• Tether has paid a $41 million settlement to the CFTC for lying about being, well, tethered. (Bloomberg)

    This follows an $18 million settlement by Tether and other companies to the state of New York.

    Which makes me wonder, if they don't have the funds to back their stablecoin, where are they getting the funds to pay these fines?

    In a long list of blockchain trends to be avoided, Tether seems to be fast approaching the top.


  • Valve has banned games that use the blockchain from Steam. (The Verge)

    Valve bans games that allow in-game items to be traded for real money - except when it's them doing it.  The advantage of NFTs is that they create an instant marketplace separate from the game itself.  The disadvantage of NFTs is they create an instant marketplace separate from the game itself...  And also cost a few cents per transaction.

    Unless you're using Ethereum, in which case it's tens of dollars.


  • An experimental patch for Python removes the GIL without affecting single-threaded performance. (Python.org)

    In fact, it's 10% faster than the standard release on single-threaded code while scaling almost perfectly on multi-threaded code, something the stock Python interpreter cannot do.

    The problem is, Python extensions written in C generally assume there's no multi-threaded weirdness going on inside Python, and many of them are going to break horribly with this patch.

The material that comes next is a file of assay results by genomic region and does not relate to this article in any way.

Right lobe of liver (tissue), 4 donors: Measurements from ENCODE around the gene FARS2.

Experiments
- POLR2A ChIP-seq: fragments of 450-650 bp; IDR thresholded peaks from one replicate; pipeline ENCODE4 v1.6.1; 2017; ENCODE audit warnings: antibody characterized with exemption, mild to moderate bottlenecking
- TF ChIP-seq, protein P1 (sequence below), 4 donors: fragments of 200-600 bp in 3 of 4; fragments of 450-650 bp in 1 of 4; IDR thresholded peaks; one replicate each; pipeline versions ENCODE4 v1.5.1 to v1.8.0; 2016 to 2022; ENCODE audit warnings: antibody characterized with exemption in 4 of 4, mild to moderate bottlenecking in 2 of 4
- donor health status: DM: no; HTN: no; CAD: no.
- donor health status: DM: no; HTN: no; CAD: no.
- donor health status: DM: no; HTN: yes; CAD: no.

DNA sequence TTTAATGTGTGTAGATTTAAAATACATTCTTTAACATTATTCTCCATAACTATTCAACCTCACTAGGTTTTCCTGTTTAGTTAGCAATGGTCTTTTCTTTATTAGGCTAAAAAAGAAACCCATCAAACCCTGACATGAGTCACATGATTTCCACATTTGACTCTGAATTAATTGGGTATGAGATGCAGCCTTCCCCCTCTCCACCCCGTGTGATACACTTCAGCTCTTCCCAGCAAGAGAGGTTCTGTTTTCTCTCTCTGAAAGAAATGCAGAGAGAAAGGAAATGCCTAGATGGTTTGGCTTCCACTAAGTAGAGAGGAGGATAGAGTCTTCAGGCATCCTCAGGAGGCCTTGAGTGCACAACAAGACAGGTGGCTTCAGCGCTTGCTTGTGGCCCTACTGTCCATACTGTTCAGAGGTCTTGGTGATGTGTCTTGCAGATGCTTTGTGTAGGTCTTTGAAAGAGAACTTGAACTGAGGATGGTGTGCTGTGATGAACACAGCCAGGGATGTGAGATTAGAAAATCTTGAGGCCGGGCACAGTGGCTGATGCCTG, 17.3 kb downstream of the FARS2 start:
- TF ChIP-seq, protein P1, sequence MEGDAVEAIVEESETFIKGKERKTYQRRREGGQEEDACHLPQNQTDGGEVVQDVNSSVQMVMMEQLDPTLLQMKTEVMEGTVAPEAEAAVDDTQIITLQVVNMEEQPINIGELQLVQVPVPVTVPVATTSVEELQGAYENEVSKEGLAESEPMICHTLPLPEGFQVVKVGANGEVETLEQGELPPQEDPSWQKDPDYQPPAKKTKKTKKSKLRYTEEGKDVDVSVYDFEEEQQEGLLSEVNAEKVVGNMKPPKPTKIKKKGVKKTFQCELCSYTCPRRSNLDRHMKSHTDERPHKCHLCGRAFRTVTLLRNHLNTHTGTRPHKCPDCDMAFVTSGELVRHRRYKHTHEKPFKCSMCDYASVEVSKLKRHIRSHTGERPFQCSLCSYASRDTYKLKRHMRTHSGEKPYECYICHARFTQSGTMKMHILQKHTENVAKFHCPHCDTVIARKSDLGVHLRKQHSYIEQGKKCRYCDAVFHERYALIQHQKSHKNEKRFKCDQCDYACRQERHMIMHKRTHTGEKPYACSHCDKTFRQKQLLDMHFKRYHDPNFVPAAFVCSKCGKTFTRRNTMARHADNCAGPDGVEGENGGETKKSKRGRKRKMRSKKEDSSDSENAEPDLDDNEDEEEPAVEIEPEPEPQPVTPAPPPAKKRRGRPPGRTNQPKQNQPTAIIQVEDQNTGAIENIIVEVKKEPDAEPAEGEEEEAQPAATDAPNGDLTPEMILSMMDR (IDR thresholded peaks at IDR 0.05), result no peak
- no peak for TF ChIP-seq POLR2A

• A drone has been used to deliver human lungs for transplant. (ExtremeTech)

    The flight took the human body parts from Toronto Western Hospital to Toronto General...  Which is only a mile and a half and they could have just packed them in ice and walked, but that wouldn't have made much of a headline.


  • They're putting guns on robot dogs now. (The Verge)

    The gun in question ins a SWORD Systems SPUR, available in 6.5mm and NATO 7.62x51, with a 10-round magazine and a 30x optical zoom coupled with a Teledyne FLIR thermal camera.

    Slightly disappointing; when I first saw the photo I was hoping for some kind of minigun, but the robot dog in question is quite small.


  • It's a tough life for Minecraft pets.  Baelz managed to smuggle two parrots from the Hololive Japan resource server to the Hololive Japan main server and then all the way back to the Hololive EN server - and then promptly got blown up by a creeper.


Disclaimer: Our gun-toting robot dog is perfect for guarding your next human body part delivery! Or obtaining it, as the case may be.

Posted by: Pixy Misa at 06:21 PM | Comments (1) | Add Comment | Trackbacks (Suck)
Post contains 922 words, total size 8 kb.

1 Human organs are nothing.  When will a drone get around to delivering bull semen from one location to another?  After, it can not be any more expensive than when UNPROFOR transported said bull semen in an APC with armed escorts.

Posted by: cxt217 at Sunday, October 17 2021 09:30 AM (MuaLM)

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Apple pies are delicious. But never mind apple pies. What colour is a green orange?